We descriptively reviewed a coronavirus disease 2019 (COVID-19) outbreak at a nursing hospital in Gyeonggi Province (South Korea) and assessed the effectiveness of the first dose of the Oxford-AstraZeneca vaccine in a real-world population. Methods: The general process of the epidemiological investigation included a public health intervention. The relative risk (RR) of vaccinated and unvaccinated groups was calculated and compared to confirm the risk of severe acute respiratory syndrome coronavirus-2 (SARSCoV-2) infection, and vaccine effectiveness was evaluated based on the calculated RR. Results: The population at risk was confined to ward E among 8 wards of Hospital X, where the outbreak occurred. This population comprised 55 people, including 39 patients, 12 nurses, and 4 caregivers, and 19 cases were identified. The RR between the vaccinated and unvaccinated groups was 0.04, resulting in a vaccine effectiveness of 95.3%. The vaccination rate of the nonpatients in ward E was the lowest in the entire hospital, whereas the overall vaccination rate of the combined patient and non-patient groups in ward E was the third lowest. Conclusion: The first dose of the Oxford-AstraZeneca vaccine (ChAdOx1-S) was effective in preventing SARS-CoV-2 infection. To prevent COVID-19 outbreaks in medical facilities, it is important to prioritize the vaccination of healthcare providers.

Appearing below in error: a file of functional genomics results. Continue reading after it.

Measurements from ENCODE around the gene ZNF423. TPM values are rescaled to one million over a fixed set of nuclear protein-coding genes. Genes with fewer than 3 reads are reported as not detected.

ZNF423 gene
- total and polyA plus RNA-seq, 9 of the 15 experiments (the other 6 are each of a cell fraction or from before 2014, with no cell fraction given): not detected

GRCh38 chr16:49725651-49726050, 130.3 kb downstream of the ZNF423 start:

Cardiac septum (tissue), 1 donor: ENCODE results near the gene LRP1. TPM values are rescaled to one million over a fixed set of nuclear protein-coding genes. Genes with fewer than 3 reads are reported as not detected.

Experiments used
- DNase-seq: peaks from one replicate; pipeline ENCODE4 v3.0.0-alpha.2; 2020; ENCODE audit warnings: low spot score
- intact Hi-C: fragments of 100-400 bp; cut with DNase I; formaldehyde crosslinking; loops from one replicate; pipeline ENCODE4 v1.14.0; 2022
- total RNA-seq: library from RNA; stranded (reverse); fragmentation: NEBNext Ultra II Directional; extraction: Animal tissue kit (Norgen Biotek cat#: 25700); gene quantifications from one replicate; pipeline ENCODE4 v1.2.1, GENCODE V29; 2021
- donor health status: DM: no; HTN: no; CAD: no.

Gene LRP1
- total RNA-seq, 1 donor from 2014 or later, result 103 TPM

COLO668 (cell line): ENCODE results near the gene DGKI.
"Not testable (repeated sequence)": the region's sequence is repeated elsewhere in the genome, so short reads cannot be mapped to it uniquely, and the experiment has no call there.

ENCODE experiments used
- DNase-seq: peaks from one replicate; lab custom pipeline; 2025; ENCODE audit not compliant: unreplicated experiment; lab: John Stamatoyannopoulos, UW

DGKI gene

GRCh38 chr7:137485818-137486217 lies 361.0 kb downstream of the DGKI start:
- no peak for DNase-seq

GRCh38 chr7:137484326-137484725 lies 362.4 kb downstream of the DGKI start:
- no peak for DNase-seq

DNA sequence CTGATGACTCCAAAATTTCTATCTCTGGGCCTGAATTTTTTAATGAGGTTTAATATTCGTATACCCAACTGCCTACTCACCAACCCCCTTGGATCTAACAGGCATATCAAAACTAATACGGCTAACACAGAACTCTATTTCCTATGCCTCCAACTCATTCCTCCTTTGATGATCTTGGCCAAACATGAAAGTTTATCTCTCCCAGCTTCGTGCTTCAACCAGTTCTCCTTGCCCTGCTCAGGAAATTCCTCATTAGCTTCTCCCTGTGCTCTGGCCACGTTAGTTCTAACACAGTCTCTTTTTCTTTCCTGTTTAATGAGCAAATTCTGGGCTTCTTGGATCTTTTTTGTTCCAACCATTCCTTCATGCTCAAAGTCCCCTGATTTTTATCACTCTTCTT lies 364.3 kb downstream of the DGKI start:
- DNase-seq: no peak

Citations

Citations to this article as recorded by  
  • COVID-19 Vaccination in Korea: Past, Present, and the Way Forward
    Eliel Nham, Joon Young Song, Ji Yun Noh, Hee Jin Cheong, Woo Joo Kim
    Journal of Korean Medical Science.2022;[Epub]     CrossRef
Phylogenetic and genome-wide mutational analysis of SARS-CoV-2 strains circulating in Nigeria: no implications for attenuated COVID-19 outcomes
Daniel B. Kolawole, Malachy I. Okeke
Osong Public Health Res Perspect. 2022;13(2):101-113.   Published online April 22, 2022
DOI: https://doi.org/10.24171/j.phrp.2021.0329
  • 1,798 View
  • 52 Download
Graphical AbstractGraphical Abstract AbstractAbstract PDF
Objectives